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Fever — a nearly ubiquitous immune response

By Staff | Apr 27, 2020

Dr. J. Bruce Neill

When the human body recognizes a foreign particle (cell or object) in it, a complex series of events occur that are designed to protect the body, an immune response. The spectrum and complexity of immune responses are varied and highly complex, but a common component is raising the temperature of the immediate area, or the entire creature. When an organism’s body temperature is increased, it is called a fever; the common medical adjective for exhibiting a fever is febrile.

Fever is a hallmark of immune responses. And, it has been around for approximately 600 million years. Our best evidence suggests that around that time, there was a divergence in animal body types. Prior to that, all animals’ body temperatures were mostly controlled by the surrounding external environmental temperatures – we call these animals ectotherms. Frequently known as cold-blooded, ectotherms include amphibians, reptiles, insects, and many fish species.

Six hundred million years ago, a new development appeared, internal body temperatures that are typically above the ambient external environment, and relatively constant – the endotherms. Examples of endotherms, commonly referred to as warm-blooded animals, are mammals, birds, and some fish (notably tuna).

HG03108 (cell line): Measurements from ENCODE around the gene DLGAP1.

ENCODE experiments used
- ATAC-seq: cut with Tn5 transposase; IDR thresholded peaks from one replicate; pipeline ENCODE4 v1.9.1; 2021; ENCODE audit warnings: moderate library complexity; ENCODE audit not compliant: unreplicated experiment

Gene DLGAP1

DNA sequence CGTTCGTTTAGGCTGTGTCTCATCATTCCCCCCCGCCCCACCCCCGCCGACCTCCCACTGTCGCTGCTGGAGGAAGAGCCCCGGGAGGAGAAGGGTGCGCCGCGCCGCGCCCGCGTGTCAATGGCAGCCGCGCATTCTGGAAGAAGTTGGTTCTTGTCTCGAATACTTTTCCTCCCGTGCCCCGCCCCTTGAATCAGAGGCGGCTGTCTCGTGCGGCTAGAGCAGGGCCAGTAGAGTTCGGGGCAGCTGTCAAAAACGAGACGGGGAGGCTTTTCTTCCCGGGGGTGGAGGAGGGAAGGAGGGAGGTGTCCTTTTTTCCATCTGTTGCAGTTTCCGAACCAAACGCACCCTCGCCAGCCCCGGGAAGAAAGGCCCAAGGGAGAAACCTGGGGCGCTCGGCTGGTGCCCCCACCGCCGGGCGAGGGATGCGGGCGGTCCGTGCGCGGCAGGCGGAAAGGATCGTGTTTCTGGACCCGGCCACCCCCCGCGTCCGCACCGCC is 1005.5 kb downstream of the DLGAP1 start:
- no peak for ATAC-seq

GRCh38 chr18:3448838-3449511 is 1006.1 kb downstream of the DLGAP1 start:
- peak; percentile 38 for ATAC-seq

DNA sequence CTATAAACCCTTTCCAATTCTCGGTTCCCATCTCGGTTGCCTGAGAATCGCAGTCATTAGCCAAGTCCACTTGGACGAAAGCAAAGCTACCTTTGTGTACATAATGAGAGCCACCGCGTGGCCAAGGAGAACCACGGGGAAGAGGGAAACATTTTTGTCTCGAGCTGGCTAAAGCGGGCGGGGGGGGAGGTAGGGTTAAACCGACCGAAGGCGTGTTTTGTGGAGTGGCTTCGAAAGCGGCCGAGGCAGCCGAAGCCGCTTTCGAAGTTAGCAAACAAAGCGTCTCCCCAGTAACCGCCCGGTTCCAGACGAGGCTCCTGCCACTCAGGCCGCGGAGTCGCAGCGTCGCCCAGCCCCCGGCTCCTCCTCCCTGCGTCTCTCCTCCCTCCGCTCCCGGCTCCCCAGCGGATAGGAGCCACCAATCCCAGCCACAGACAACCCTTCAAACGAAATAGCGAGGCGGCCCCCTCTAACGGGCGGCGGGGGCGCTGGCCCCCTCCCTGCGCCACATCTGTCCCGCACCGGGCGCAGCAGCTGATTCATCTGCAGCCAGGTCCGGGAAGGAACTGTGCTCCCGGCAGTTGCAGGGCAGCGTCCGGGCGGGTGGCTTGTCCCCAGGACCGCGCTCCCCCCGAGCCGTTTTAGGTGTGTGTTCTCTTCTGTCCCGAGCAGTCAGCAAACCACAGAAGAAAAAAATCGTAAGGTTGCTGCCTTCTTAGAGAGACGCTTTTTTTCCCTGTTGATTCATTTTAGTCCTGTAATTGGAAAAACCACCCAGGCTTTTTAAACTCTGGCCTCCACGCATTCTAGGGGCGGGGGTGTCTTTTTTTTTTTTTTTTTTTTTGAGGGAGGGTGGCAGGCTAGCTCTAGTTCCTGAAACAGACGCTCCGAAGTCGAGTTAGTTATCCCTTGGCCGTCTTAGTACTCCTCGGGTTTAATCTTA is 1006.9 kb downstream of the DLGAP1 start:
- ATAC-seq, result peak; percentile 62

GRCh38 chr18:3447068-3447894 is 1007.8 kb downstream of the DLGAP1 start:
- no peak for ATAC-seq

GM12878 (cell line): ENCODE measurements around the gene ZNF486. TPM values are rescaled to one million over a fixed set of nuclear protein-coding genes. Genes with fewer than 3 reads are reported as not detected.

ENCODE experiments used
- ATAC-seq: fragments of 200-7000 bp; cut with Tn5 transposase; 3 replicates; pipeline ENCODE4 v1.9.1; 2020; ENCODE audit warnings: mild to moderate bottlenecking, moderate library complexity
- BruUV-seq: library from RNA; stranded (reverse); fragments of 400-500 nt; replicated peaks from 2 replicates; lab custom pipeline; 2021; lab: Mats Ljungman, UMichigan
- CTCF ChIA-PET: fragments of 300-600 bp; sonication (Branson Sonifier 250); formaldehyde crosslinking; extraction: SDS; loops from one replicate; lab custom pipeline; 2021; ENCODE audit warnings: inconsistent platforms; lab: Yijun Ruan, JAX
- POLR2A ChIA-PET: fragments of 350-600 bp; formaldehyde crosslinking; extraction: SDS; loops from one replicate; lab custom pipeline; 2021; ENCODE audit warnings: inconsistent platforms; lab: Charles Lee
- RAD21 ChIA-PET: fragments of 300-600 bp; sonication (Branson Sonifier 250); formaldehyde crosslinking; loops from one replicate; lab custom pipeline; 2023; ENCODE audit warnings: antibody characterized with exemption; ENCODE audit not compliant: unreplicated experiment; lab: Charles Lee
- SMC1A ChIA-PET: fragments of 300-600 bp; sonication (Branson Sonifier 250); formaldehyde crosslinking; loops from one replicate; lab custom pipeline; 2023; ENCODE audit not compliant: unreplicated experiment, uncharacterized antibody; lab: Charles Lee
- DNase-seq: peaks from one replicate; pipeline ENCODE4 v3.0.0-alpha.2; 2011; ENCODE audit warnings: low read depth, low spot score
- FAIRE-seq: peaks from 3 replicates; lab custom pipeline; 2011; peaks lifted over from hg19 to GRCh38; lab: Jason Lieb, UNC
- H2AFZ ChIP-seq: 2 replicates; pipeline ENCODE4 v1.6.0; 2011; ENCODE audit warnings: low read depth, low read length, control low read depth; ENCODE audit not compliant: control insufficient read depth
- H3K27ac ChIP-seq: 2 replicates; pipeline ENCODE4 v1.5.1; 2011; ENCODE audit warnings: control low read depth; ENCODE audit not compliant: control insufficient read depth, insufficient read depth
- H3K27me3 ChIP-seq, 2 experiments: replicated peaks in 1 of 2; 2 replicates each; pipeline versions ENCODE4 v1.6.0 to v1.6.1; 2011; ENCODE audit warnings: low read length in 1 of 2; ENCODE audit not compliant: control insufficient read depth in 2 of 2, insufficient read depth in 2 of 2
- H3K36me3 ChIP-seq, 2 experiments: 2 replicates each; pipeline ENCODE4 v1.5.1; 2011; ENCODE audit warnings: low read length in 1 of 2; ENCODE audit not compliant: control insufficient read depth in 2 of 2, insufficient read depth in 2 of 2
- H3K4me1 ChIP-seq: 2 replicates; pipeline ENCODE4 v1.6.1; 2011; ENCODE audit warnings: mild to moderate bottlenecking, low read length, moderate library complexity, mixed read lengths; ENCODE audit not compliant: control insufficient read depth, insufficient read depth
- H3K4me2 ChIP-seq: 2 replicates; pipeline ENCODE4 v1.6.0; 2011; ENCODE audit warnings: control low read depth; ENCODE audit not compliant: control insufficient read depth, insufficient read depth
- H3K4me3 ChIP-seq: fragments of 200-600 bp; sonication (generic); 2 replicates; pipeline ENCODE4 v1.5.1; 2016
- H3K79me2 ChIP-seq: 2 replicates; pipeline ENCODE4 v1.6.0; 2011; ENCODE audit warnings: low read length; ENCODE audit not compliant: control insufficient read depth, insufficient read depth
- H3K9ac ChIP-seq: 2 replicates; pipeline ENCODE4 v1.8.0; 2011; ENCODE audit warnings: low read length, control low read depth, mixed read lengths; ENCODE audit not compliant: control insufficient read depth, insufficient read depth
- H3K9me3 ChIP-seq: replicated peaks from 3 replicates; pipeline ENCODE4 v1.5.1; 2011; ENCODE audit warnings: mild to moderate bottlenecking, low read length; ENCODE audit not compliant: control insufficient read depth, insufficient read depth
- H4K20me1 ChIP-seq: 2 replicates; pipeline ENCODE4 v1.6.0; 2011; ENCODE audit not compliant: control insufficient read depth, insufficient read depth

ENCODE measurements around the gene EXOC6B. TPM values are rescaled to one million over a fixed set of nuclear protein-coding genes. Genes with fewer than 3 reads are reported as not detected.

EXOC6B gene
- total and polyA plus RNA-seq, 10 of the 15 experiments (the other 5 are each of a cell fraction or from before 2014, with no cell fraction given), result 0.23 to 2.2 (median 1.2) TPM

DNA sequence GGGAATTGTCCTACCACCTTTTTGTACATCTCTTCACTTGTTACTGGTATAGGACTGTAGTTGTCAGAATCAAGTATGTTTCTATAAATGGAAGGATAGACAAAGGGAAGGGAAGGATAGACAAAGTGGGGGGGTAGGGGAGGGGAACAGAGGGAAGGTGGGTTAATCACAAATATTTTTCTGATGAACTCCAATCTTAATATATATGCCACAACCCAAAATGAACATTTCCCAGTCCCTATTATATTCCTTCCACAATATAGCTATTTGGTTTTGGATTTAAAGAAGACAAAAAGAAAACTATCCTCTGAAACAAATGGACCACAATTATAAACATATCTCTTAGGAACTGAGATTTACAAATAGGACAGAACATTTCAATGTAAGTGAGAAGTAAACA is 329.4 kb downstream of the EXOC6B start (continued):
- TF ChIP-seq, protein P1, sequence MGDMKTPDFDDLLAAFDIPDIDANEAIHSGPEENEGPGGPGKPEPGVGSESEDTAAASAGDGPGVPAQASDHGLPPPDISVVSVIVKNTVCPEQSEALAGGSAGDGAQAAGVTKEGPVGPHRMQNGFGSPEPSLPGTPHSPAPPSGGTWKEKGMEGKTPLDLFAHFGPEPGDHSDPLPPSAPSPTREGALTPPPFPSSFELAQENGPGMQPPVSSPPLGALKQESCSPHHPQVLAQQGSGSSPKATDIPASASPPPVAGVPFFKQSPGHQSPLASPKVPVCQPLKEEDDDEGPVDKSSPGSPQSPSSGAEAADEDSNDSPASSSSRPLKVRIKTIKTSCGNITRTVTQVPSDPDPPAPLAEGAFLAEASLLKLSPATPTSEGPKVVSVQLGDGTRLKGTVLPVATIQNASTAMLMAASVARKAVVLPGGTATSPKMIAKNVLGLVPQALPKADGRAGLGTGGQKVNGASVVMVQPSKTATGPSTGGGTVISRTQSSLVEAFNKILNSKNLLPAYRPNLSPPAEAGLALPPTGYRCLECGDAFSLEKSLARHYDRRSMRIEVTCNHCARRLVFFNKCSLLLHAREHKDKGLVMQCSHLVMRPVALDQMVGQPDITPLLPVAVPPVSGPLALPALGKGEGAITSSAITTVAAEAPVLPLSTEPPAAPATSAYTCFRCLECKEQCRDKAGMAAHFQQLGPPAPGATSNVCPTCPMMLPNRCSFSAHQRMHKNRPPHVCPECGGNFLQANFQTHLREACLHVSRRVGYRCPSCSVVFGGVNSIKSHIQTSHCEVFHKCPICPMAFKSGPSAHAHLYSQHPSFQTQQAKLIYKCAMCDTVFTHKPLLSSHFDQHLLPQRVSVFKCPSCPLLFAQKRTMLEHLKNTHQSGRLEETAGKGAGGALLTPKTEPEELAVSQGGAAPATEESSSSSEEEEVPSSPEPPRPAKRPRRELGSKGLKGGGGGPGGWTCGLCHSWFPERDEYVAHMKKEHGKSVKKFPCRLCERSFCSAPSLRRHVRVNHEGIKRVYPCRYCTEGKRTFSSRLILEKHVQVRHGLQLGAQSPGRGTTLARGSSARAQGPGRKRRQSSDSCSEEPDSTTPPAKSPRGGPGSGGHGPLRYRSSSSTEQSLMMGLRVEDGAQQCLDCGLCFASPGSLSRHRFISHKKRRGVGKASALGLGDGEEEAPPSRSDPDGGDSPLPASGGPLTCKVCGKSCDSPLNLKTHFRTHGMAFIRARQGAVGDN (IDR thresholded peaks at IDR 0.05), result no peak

Both endotherms and ectotherms utilize fever as an immune response to foreign invasions. Yes, cold-blooded animals have fevers! They mostly accomplish this through behavioral modifications – moving to, and remaining in areas that increase their internal temperature. When ectotherms are treated with human drugs designed to reduce fevers (antipyretics) – they cause the cessation of the behaviors that led them to increased body temperatures. This tells us that the nervous system pathways that increase the metabolic rate and internal temperature of warm-blooded animals, are very similar in the cold-blooded animals, but they change behavior, not metabolic rate.

Perhaps, even more surprising is that fever is also known in plants. Several investigations have documented the fever response to infections in controlled experimental conditions with a variety of plants.

The creation of fever is how our body (and seemingly many varied types of organisms) wards off infections. Fever makes us feel crummy; our system is on overdrive; we burn through a lot more calories; we are tempted to take medications to reduce the fever. Significant research demonstrates that survival is increased when fever is not suppressed by drugs. Typical immune response fevers make us feel bad, but they allow us to heal more quickly.

Please stay well, enjoy small things, value one-another and wash your hands often.

Dr. J. Bruce Neill is the director of education for the Sanibel Sea School. Part of the Sanibel-Captiva Conservation Foundation family, its mission is to improve the ocean’s future, one person at a time.